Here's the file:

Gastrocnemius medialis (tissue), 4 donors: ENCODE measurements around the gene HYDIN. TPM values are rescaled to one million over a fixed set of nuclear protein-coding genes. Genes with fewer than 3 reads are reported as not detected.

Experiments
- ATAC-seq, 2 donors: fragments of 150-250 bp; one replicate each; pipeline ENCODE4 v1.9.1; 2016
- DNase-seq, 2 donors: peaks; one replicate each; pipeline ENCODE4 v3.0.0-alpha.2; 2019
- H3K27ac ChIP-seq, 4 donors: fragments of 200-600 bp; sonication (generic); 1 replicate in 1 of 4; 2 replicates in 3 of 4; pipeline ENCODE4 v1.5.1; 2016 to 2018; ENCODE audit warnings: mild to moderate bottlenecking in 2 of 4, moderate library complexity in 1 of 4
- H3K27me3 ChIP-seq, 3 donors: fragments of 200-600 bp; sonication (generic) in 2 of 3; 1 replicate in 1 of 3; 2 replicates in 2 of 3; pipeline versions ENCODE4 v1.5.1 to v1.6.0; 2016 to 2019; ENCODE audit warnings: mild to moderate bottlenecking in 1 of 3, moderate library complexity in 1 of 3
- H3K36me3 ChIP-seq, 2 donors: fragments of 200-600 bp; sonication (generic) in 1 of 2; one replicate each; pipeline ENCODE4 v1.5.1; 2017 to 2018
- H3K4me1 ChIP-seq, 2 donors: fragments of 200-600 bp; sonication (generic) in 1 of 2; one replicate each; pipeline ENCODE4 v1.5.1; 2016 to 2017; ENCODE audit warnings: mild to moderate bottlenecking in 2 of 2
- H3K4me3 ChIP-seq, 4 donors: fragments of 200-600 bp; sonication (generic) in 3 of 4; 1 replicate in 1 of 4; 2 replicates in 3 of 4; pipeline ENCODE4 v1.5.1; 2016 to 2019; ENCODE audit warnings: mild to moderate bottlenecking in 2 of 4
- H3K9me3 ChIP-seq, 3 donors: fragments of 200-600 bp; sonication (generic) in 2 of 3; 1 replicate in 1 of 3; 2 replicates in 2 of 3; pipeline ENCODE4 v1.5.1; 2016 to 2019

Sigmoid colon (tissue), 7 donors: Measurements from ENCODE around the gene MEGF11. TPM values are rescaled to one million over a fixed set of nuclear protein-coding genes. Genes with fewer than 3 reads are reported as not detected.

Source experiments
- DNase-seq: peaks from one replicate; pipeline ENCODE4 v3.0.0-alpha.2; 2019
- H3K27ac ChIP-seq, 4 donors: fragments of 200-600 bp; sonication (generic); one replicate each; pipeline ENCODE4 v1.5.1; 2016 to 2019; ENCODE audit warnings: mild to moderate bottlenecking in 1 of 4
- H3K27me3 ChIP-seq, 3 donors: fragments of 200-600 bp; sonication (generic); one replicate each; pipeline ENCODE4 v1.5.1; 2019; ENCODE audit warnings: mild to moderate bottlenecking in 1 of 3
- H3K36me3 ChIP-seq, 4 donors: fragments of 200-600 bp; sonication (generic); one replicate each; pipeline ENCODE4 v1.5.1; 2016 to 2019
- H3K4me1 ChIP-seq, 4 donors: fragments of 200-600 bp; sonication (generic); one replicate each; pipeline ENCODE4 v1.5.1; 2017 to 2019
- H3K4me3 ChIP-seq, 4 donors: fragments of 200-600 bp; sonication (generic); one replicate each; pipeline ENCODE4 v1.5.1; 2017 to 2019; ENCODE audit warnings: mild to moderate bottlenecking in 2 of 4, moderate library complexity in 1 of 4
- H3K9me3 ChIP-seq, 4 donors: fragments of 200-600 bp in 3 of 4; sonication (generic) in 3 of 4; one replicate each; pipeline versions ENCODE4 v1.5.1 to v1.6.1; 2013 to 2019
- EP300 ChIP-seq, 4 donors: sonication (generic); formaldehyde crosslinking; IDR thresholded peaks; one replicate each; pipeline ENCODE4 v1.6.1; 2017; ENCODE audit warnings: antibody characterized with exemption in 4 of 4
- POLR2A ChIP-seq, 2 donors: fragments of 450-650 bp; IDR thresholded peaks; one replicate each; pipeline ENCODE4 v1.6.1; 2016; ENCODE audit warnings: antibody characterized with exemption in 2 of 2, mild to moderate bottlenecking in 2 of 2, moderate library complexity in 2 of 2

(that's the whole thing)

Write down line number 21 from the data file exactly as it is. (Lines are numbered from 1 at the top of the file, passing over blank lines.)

- POLR2A ChIP-seq, 2 donors: fragments of 450-650 bp; IDR thresholded peaks; one replicate each; pipeline ENCODE4 v1.6.1; 2016; ENCODE audit warnings: antibody characterized with exemption in 2 of 2, mild to moderate bottlenecking in 2 of 2, moderate library complexity in 2 of 2